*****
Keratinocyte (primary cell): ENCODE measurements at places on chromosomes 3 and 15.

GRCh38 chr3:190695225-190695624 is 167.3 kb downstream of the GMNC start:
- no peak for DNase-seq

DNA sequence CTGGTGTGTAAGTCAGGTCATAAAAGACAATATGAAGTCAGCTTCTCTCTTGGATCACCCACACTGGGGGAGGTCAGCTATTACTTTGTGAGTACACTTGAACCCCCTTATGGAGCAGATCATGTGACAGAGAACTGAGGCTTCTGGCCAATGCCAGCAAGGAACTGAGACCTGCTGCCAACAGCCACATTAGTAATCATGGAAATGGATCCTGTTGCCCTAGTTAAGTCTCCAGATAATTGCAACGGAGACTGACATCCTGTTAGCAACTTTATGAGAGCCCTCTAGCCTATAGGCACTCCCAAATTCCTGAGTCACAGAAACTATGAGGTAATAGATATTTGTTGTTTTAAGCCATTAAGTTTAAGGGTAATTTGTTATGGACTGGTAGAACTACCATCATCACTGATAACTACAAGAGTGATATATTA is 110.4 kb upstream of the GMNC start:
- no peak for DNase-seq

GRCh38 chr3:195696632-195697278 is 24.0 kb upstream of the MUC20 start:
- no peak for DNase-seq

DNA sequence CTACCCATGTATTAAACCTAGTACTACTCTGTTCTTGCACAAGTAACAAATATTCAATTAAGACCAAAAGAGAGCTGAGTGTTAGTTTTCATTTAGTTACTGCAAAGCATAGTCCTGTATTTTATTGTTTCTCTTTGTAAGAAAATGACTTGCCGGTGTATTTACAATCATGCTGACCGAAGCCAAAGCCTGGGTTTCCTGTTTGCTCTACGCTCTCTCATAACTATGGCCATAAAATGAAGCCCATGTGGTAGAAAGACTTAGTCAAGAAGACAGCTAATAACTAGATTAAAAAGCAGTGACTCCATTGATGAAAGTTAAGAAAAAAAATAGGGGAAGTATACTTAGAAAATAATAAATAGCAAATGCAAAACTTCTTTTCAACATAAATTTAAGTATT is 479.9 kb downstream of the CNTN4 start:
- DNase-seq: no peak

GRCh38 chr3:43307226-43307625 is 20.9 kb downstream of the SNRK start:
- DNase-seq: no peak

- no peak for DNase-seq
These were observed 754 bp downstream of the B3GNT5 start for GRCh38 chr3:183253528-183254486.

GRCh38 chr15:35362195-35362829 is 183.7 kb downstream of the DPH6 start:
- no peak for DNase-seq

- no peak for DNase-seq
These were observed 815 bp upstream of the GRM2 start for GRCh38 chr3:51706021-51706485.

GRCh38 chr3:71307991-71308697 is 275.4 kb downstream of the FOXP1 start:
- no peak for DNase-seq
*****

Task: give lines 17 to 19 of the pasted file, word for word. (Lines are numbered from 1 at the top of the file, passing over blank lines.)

These were observed 815 bp upstream of the GRM2 start for GRCh38 chr3:51706021-51706485.

GRCh38 chr3:71307991-71308697 is 275.4 kb downstream of the FOXP1 start:
- no peak for DNase-seq